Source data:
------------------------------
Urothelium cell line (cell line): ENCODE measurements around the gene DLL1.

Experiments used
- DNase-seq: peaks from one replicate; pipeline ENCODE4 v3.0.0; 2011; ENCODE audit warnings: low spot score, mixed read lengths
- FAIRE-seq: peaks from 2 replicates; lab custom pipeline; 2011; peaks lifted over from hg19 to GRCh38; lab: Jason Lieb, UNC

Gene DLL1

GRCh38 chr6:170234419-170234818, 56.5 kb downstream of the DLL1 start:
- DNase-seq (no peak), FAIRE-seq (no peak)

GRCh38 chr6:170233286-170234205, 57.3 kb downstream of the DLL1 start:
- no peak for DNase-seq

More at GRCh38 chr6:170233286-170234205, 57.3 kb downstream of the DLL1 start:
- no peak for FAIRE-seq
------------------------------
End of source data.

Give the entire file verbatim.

Urothelium cell line (cell line): ENCODE measurements around the gene DLL1.

Experiments used
- DNase-seq: peaks from one replicate; pipeline ENCODE4 v3.0.0; 2011; ENCODE audit warnings: low spot score, mixed read lengths
- FAIRE-seq: peaks from 2 replicates; lab custom pipeline; 2011; peaks lifted over from hg19 to GRCh38; lab: Jason Lieb, UNC

Gene DLL1

GRCh38 chr6:170234419-170234818, 56.5 kb downstream of the DLL1 start:
- DNase-seq (no peak), FAIRE-seq (no peak)

GRCh38 chr6:170233286-170234205, 57.3 kb downstream of the DLL1 start:
- no peak for DNase-seq

More at GRCh38 chr6:170233286-170234205, 57.3 kb downstream of the DLL1 start:
- no peak for FAIRE-seq